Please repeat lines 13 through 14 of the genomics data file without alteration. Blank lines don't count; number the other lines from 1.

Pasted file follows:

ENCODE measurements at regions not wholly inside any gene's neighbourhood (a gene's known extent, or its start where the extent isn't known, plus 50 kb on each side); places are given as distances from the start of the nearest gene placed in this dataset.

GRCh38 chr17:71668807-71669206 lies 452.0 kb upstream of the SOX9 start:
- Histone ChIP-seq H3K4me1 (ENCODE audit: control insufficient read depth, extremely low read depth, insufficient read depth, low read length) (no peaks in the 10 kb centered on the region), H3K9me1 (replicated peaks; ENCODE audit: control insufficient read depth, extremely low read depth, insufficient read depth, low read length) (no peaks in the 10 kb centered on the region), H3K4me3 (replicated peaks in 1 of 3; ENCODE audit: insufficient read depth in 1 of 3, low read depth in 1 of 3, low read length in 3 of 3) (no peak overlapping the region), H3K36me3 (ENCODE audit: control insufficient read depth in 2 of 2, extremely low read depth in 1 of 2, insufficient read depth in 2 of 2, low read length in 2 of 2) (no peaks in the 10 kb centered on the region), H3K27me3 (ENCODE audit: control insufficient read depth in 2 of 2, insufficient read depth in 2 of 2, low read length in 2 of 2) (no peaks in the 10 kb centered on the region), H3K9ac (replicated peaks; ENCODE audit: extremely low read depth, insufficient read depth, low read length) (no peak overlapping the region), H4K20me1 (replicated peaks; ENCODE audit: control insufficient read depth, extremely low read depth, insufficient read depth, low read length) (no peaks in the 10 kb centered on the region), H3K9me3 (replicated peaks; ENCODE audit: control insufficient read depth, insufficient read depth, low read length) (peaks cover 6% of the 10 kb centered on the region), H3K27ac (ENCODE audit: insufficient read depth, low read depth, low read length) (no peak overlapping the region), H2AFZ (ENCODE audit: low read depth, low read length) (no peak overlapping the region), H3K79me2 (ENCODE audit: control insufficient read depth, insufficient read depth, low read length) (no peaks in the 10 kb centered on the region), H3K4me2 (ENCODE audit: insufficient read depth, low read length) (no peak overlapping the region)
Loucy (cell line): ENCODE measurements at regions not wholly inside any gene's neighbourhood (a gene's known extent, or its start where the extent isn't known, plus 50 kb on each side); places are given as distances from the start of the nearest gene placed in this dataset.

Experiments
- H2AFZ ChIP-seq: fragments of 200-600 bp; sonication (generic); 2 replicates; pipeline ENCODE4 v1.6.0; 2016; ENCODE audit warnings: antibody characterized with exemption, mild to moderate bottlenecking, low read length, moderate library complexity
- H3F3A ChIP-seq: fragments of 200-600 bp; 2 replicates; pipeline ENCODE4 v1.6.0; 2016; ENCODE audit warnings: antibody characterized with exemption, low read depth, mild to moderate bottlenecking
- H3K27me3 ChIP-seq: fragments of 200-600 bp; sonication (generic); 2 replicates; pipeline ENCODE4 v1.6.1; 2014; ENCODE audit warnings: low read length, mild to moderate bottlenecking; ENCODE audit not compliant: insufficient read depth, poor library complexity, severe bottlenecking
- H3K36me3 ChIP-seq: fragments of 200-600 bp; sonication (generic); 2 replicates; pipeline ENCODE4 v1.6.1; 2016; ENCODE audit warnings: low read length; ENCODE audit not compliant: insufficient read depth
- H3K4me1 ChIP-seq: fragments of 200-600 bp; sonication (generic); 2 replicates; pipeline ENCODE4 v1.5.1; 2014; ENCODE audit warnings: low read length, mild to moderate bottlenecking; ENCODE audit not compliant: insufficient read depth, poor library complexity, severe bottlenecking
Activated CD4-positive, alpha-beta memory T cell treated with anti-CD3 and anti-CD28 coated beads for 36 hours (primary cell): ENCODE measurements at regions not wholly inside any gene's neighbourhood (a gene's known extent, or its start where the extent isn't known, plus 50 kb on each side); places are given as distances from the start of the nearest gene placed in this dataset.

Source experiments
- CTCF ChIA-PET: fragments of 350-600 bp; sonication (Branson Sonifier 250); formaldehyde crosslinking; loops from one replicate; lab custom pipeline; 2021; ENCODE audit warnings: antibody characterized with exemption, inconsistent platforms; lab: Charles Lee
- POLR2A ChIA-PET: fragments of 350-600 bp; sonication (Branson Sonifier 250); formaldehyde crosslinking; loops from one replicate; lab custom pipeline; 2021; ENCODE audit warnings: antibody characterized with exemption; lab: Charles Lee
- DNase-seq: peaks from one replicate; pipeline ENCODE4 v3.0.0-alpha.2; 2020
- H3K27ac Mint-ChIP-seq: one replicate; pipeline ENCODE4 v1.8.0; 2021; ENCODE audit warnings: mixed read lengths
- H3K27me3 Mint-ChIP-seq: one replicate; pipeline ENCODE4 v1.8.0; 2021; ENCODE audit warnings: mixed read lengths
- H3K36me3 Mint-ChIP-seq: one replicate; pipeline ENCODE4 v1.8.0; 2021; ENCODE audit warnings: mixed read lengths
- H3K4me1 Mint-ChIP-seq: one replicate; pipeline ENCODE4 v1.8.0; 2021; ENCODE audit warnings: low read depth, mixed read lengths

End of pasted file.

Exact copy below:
- CTCF ChIA-PET: fragments of 350-600 bp; sonication (Branson Sonifier 250); formaldehyde crosslinking; loops from one replicate; lab custom pipeline; 2021; ENCODE audit warnings: antibody characterized with exemption, inconsistent platforms; lab: Charles Lee
- POLR2A ChIA-PET: fragments of 350-600 bp; sonication (Branson Sonifier 250); formaldehyde crosslinking; loops from one replicate; lab custom pipeline; 2021; ENCODE audit warnings: antibody characterized with exemption; lab: Charles Lee